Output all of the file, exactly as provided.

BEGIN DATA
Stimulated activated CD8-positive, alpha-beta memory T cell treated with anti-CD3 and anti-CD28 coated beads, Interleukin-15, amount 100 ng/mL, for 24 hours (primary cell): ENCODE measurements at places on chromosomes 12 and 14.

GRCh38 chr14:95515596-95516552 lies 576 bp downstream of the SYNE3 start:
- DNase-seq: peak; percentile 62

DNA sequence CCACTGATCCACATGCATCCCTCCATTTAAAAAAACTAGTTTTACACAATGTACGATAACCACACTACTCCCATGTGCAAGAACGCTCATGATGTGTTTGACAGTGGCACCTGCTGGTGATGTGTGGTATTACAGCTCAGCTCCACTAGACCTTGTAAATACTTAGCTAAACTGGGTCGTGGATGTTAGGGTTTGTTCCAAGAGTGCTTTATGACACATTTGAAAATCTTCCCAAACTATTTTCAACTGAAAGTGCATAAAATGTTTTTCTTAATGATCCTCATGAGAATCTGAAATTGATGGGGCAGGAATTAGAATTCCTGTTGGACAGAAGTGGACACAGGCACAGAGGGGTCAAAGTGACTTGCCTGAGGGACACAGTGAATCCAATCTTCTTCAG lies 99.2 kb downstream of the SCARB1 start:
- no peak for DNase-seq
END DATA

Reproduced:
Stimulated activated CD8-positive, alpha-beta memory T cell treated with anti-CD3 and anti-CD28 coated beads, Interleukin-15, amount 100 ng/mL, for 24 hours (primary cell): ENCODE measurements at places on chromosomes 12 and 14.

GRCh38 chr14:95515596-95516552 lies 576 bp downstream of the SYNE3 start:
- DNase-seq: peak; percentile 62

DNA sequence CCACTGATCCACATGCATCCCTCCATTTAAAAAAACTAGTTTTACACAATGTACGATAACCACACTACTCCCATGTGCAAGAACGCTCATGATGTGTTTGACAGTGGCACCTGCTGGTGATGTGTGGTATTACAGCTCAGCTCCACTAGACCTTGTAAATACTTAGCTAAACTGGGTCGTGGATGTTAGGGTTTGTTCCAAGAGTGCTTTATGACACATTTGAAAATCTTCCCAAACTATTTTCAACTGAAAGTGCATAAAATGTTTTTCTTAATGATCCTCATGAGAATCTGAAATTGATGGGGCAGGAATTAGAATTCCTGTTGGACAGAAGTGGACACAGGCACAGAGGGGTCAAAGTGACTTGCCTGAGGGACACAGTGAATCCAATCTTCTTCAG lies 99.2 kb downstream of the SCARB1 start:
- no peak for DNase-seq